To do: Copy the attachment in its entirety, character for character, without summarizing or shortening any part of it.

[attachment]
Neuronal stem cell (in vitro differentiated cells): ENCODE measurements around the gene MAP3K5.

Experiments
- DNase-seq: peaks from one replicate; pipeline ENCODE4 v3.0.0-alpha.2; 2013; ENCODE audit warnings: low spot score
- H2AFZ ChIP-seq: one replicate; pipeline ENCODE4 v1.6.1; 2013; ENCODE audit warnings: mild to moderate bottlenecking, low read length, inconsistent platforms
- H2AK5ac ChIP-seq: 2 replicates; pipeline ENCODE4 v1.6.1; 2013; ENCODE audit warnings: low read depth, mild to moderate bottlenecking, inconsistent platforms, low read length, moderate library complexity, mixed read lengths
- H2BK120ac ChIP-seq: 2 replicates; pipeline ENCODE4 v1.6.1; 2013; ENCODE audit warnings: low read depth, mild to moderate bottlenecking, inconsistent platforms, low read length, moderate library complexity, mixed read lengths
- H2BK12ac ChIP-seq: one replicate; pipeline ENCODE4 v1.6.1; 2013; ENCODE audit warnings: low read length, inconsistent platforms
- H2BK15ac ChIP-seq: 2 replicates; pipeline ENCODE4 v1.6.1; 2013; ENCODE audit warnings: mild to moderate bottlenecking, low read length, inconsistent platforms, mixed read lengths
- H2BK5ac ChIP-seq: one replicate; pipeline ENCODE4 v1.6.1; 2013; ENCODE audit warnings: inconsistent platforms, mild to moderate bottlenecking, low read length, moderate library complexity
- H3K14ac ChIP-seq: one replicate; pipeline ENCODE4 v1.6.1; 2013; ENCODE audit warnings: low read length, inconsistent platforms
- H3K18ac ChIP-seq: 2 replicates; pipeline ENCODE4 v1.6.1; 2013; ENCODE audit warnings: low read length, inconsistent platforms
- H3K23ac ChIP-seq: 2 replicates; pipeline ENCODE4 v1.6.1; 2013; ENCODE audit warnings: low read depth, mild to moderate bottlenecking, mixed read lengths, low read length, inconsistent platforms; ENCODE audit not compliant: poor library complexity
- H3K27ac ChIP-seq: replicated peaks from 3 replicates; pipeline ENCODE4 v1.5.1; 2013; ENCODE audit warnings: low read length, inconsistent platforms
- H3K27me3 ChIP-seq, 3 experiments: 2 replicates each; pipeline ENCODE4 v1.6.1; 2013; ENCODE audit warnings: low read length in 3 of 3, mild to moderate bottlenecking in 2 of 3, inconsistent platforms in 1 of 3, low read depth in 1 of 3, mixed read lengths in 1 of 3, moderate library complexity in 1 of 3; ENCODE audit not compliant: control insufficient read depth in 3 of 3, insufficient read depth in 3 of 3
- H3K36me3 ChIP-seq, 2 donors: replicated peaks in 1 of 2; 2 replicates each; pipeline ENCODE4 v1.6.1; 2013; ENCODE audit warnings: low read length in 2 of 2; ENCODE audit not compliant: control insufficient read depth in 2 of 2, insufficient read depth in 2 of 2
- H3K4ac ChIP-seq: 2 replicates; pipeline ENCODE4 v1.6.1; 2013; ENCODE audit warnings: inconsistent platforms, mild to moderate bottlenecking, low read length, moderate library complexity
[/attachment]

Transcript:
Neuronal stem cell (in vitro differentiated cells): ENCODE measurements around the gene MAP3K5.

Experiments
- DNase-seq: peaks from one replicate; pipeline ENCODE4 v3.0.0-alpha.2; 2013; ENCODE audit warnings: low spot score
- H2AFZ ChIP-seq: one replicate; pipeline ENCODE4 v1.6.1; 2013; ENCODE audit warnings: mild to moderate bottlenecking, low read length, inconsistent platforms
- H2AK5ac ChIP-seq: 2 replicates; pipeline ENCODE4 v1.6.1; 2013; ENCODE audit warnings: low read depth, mild to moderate bottlenecking, inconsistent platforms, low read length, moderate library complexity, mixed read lengths
- H2BK120ac ChIP-seq: 2 replicates; pipeline ENCODE4 v1.6.1; 2013; ENCODE audit warnings: low read depth, mild to moderate bottlenecking, inconsistent platforms, low read length, moderate library complexity, mixed read lengths
- H2BK12ac ChIP-seq: one replicate; pipeline ENCODE4 v1.6.1; 2013; ENCODE audit warnings: low read length, inconsistent platforms
- H2BK15ac ChIP-seq: 2 replicates; pipeline ENCODE4 v1.6.1; 2013; ENCODE audit warnings: mild to moderate bottlenecking, low read length, inconsistent platforms, mixed read lengths
- H2BK5ac ChIP-seq: one replicate; pipeline ENCODE4 v1.6.1; 2013; ENCODE audit warnings: inconsistent platforms, mild to moderate bottlenecking, low read length, moderate library complexity
- H3K14ac ChIP-seq: one replicate; pipeline ENCODE4 v1.6.1; 2013; ENCODE audit warnings: low read length, inconsistent platforms
- H3K18ac ChIP-seq: 2 replicates; pipeline ENCODE4 v1.6.1; 2013; ENCODE audit warnings: low read length, inconsistent platforms
- H3K23ac ChIP-seq: 2 replicates; pipeline ENCODE4 v1.6.1; 2013; ENCODE audit warnings: low read depth, mild to moderate bottlenecking, mixed read lengths, low read length, inconsistent platforms; ENCODE audit not compliant: poor library complexity
- H3K27ac ChIP-seq: replicated peaks from 3 replicates; pipeline ENCODE4 v1.5.1; 2013; ENCODE audit warnings: low read length, inconsistent platforms
- H3K27me3 ChIP-seq, 3 experiments: 2 replicates each; pipeline ENCODE4 v1.6.1; 2013; ENCODE audit warnings: low read length in 3 of 3, mild to moderate bottlenecking in 2 of 3, inconsistent platforms in 1 of 3, low read depth in 1 of 3, mixed read lengths in 1 of 3, moderate library complexity in 1 of 3; ENCODE audit not compliant: control insufficient read depth in 3 of 3, insufficient read depth in 3 of 3
- H3K36me3 ChIP-seq, 2 donors: replicated peaks in 1 of 2; 2 replicates each; pipeline ENCODE4 v1.6.1; 2013; ENCODE audit warnings: low read length in 2 of 2; ENCODE audit not compliant: control insufficient read depth in 2 of 2, insufficient read depth in 2 of 2
- H3K4ac ChIP-seq: 2 replicates; pipeline ENCODE4 v1.6.1; 2013; ENCODE audit warnings: inconsistent platforms, mild to moderate bottlenecking, low read length, moderate library complexity